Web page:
Fashion designers offer more options

NEW YORK – Style-conscious brides-to-be have even more reasons to cheer this year. Wedding dresses, which until the 1990s were often fussy and rigid and anything but sophisticated, are more stylish than ever.

“This is the best season we have seen in several seasons,” says Millie Martini Bratten, editor-in-chief of Bride’s magazine. “There’s a sophistication and innovation that’s similar to what we saw in the ready-to-wear lines, and that’s a fairly recent thing. It didn’t used to be that way in bridal fashion.”

Clean lines, beautiful fabrics, ultra-feminine touches and innovative twists on the iconic white dress were the hallmarks of the designs unveiled at several top bridal designers’ shows this fall in New York.

Strapless continues to be the dominant neckline, but new adornments like ruffles, ribbons and bows give strapless gowns a new, romantic softness.

Even ultra-feminine throwbacks like bustles and corsets were everywhere, looking grand and striking instead of dated.

As in the ready-to-wear shows, the bridal fashion shows were a trip down memory lane, with designers resurrecting the 1950s most of all. Both Reem Acra and Vera Wang accented their gowns with fur and faux fur wraps, worn asymmetrically for a modern twist.

With wedding dresses more fashionable than ever, Bratten cautions brides against abandoning all sense of tradition when selecting a wedding dress.

“Fashion is very tricky. You don’t want to look stuck in time in the pictures. You’re going to want to look back 20 years from now and you don’t want to look trendy,” she says.

A wedding dress is often the most expensive garment a women ever buys, so there is more to consider than just the style when selecting a gown. Bratten says it’s essential to ask questions to make sure you’re getting the best quality for your money: Is lace and beadwork sewn on or appliqued? Is the gown made of 100 percent silk or satin, or is it a blend of man-made natural fibers? What does the sample look like – are the seams and edges finished?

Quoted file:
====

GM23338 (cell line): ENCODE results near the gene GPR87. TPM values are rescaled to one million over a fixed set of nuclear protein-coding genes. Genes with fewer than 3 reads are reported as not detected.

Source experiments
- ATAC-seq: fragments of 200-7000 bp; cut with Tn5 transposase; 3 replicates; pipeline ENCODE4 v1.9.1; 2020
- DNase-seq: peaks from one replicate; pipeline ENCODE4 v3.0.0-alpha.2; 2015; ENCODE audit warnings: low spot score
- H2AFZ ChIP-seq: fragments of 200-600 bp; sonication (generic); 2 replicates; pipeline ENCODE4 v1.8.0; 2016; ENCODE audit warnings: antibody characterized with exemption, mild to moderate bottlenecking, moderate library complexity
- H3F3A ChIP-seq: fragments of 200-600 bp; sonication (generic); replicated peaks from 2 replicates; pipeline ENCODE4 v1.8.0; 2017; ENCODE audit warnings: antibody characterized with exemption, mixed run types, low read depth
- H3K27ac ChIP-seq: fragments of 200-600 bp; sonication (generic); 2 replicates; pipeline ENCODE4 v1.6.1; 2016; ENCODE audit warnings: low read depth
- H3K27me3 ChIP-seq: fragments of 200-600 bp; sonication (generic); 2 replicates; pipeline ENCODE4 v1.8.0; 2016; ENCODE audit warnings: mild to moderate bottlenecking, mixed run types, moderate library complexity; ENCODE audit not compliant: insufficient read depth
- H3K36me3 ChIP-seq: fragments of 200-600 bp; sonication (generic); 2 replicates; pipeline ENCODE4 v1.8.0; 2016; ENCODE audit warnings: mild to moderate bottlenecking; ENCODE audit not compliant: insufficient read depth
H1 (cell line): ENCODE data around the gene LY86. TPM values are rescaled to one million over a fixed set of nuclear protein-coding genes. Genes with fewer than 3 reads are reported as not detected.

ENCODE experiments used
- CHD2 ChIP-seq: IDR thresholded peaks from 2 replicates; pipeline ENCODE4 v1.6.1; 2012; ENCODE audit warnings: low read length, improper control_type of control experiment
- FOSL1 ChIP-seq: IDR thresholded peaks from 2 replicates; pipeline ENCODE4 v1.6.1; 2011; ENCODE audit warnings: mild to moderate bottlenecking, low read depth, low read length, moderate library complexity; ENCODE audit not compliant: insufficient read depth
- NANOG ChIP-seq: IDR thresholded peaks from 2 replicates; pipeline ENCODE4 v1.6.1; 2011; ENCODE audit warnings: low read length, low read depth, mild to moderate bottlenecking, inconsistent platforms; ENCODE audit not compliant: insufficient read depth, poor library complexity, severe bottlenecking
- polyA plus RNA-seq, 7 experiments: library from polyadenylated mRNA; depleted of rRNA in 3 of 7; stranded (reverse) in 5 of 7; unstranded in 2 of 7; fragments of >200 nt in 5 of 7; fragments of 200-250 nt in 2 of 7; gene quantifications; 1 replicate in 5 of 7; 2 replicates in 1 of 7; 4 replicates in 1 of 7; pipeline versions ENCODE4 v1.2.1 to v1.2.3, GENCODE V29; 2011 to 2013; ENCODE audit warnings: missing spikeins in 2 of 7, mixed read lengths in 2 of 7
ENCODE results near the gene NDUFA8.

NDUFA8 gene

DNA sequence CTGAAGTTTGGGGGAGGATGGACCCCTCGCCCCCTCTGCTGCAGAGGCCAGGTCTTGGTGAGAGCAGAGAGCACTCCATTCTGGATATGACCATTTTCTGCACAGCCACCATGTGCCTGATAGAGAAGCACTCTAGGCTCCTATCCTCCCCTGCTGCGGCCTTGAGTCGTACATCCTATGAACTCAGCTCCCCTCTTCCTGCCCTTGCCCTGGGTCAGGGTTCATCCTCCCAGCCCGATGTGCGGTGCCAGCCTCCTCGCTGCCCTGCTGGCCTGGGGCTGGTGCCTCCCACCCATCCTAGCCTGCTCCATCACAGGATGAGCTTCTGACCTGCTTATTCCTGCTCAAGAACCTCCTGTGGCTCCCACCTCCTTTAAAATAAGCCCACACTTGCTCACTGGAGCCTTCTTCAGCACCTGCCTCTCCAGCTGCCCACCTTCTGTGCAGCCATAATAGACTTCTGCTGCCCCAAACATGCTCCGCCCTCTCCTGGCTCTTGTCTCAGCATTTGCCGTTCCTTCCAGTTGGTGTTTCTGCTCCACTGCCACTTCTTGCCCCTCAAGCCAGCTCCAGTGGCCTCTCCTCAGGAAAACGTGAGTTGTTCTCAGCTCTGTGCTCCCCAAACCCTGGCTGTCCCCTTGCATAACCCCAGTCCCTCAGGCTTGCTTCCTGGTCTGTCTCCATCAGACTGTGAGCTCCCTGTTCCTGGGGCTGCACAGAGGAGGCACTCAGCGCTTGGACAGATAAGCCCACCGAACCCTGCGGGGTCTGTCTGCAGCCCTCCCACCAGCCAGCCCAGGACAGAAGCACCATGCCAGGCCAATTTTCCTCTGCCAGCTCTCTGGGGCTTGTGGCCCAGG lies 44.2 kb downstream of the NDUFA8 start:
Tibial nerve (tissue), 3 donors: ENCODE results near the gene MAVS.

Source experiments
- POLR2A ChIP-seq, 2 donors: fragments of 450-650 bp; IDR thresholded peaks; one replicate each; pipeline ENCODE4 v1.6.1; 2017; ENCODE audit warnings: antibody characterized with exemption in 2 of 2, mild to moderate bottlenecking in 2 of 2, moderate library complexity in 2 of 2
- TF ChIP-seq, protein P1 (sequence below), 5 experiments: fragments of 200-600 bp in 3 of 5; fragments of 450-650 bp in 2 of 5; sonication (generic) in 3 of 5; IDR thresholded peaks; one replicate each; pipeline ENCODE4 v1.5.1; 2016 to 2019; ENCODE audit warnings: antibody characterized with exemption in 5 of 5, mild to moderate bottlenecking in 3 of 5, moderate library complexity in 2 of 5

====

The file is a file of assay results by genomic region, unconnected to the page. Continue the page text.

Hand-sewn details, luxe fabric and well-sewn seams and hems are signs of an excellent garment. Another thing to consider when shopping for a dress is picking the bridal store, since the experience can vary widely depending on the store’s level of professionalism and service.

Often the sale is accompanied by a signed and countersigned contract, which should specify the style number, size and color; embellishments like pearls, sequins and lace; and the delivery date. Make sure the refund policy allows for a 100 percent refund if the dress is never delivered.

To find the perfect store for you, Bratten and the editors at Bride’s say you should keep the following questions in mind when embarking on your search for the perfect dress:

Does the store have a good reputation with recent brides and wedding consultants you know?

Do the salespeople put you at ease? Do they pay attention to your comments?

What are the store’s alteration fees? Can you get those fees in writing?

How long will it take for the dress to come in after you place your order? Can you place a rush order if necessary? Will there be an extra charge?

Can I borrow the dress for my bridal portrait and then bring it back to the store for safe-keeping until my wedding day?


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